Bronx Second Offense DWI Lawyer
An allegation of a second DWI within a period of ten years is generally a felony-level charge. Conviction here usually results in a permanent criminal record, requires the payment of a fine of at least $1,000, and may result in a jail term of up to four years.
A Bronx second offense DWI lawyer could help you if you are facing new charges after already having received a conviction. A diligent DWI attorney could help to combat the new charges throughout the legal process.
When Do DWI Charges Become Second-Offenses?
Any prior conviction for DWI remains on a person’s criminal record. This applies regardless of why the conviction is on the person’s record, whether it be the result of a plea deal or a conviction after trial. This record may be known to the officer who makes the new arrest and is certainly known to the prosecutor who files the criminal charges. However, the jury will be left unaware of the person’s criminal history during the principal part of the case. It is only after they issue a verdict of “guilty” that the charges become a second offense.
This only has an impact if a prior conviction took place within a limited time frame. According to New York Vehicle and Traffic Code §1193(c), offenses only compile if they occur within ten years of each other. As a result, courts must treat an arrest for a subsequent DWI as a first offense if the individual’s record indicates that a prior conviction occurred more than ten years ago. A Bronx lawyer could help individuals understand when and why a court treats an arrest as a second DWI offense.
Potential Consequences for a Second Drunk Driving Conviction in The Bronx
A second conviction for DWI is a felony-level offense. As a result, it is vital to take any step possible to avoid a conviction. Sentences for a second drunk driving offense generally include a fine of at least $1,000, a license suspension of at least one year, and is far more likely to result in a prison sentence that can be up to four years.
A Bronx attorney could help a person avoid this fate following DWI charges for a second time. Even if someone has a prior conviction for DWI, the prosecutor still needs to prove that they were intoxicated at the time of the arrest. This involves providing evidence that a police officer had reasonable suspicion to make the stop, had a justification to demand chemical tests, and that the officer did not violate any of the accused’s other Constitutional rights.
Is it Possible to Reduce a Second DWI Offense?
A person that is arrested and charged with a second DWI offense could see those charges reduced depending on the circumstances. For instance, a defense attorney in the Bronx may be able to successfully argue to the prosecutor that the previous DWI conviction the state is relying on either falls outside of the 10-year window or does not qualify as a previous conviction for other reasons. Reducing a second drunk driving offense to a first could have a substantial impact on a person should they be convicted at trial.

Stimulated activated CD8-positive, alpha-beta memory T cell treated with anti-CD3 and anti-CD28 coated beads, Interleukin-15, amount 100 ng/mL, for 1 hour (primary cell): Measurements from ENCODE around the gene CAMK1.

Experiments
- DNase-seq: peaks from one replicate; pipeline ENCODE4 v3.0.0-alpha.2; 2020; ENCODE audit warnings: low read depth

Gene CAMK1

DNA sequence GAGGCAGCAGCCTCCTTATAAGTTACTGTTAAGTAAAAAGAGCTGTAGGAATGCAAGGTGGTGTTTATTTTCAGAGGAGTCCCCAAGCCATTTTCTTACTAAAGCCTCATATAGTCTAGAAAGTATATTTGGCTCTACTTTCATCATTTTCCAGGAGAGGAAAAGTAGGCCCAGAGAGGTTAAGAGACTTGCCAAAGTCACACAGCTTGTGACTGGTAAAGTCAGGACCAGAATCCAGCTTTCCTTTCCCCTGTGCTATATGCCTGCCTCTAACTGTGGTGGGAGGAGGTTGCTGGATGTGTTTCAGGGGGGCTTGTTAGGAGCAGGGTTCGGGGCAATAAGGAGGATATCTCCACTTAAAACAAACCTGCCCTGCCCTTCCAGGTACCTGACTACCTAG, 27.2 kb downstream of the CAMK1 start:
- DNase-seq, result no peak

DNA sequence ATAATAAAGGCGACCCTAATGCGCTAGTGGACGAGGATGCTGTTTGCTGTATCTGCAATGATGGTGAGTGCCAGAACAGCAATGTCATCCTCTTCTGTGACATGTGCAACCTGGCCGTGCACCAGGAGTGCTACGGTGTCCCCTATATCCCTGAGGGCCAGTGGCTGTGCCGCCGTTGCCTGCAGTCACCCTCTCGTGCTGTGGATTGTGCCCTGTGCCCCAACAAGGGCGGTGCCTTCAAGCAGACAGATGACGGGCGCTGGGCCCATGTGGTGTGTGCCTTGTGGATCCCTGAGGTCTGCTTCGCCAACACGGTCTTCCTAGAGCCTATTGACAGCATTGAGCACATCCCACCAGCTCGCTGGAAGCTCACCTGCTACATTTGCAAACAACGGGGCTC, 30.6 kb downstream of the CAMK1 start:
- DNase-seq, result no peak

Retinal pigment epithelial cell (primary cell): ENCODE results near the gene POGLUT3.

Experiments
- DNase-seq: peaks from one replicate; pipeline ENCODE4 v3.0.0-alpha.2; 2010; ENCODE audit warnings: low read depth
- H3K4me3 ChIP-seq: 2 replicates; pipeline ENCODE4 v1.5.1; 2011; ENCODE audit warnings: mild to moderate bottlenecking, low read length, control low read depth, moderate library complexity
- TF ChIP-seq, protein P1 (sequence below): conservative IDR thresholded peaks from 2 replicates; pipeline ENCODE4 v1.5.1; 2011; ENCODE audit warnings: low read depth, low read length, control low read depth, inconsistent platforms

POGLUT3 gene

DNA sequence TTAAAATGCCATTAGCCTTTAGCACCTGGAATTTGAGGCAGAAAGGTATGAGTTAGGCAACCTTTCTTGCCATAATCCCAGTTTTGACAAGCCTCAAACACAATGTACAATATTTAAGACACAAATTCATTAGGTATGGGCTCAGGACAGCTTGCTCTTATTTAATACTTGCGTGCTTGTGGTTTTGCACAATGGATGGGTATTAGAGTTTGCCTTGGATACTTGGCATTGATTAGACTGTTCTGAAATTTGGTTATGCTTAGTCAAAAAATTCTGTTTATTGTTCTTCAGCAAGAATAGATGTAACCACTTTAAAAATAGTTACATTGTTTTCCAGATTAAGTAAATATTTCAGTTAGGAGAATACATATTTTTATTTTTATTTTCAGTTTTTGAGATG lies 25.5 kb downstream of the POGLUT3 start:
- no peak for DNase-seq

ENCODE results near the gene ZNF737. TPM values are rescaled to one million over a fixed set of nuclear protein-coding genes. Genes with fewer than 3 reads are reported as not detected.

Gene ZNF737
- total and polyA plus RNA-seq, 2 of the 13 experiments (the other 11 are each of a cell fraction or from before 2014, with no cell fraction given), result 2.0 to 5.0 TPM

What are Common Defenses to Multiple DWI Charges?
Defense strategies in second-offense DWI cases largely fall into two categories: challenges to the traffic stop and challenges to the chemical test. Challenging the traffic stop is a viable defense given that the court must exclude any evidence obtained from an unlawful search or seizure. If the police pull over a driver without reasonable suspicion, their defense attorney could have any evidence collected excluded at trial.
Challenging the results of a chemical test can also be a strong defense strategy. Many DWI prosecutions are built on the results of a blood, breath, or urine test. If the defense can show the samples were mishandled or illegally obtained, the results could be excluded from trial.
Do DWI Convictions from Other States Count Against Defendant?
The prosecutor in any drunk driving case will consider previous convictions not only within New York but from across the country. In fact, the prosecutor may even consider a criminal conviction other than a DWI if the offense would have qualified as a driving while under the influence had it occurred in The Bronx. For example, some states allow a first-time offender to enter a plea bargain that knocks the DWI charge down to a different moving violation. While the state where the conviction originated might not consider it a DWI, prosecutors in The Bronx could rely on it as a prior conviction if it occurred in the previous ten years.
Let a Bronx Second Offense DWI Attorney Be an Advocate
A first conviction for DWI can have negative impacts on your life. A conviction for a second drunk driving charge is far more devastating. This can result in a felony record, which leads to heavy fines and a lengthy prison sentence. Reaching out to a Bronx second offense DWI lawyer may be a great first step in protecting your rights. Call today to learn more.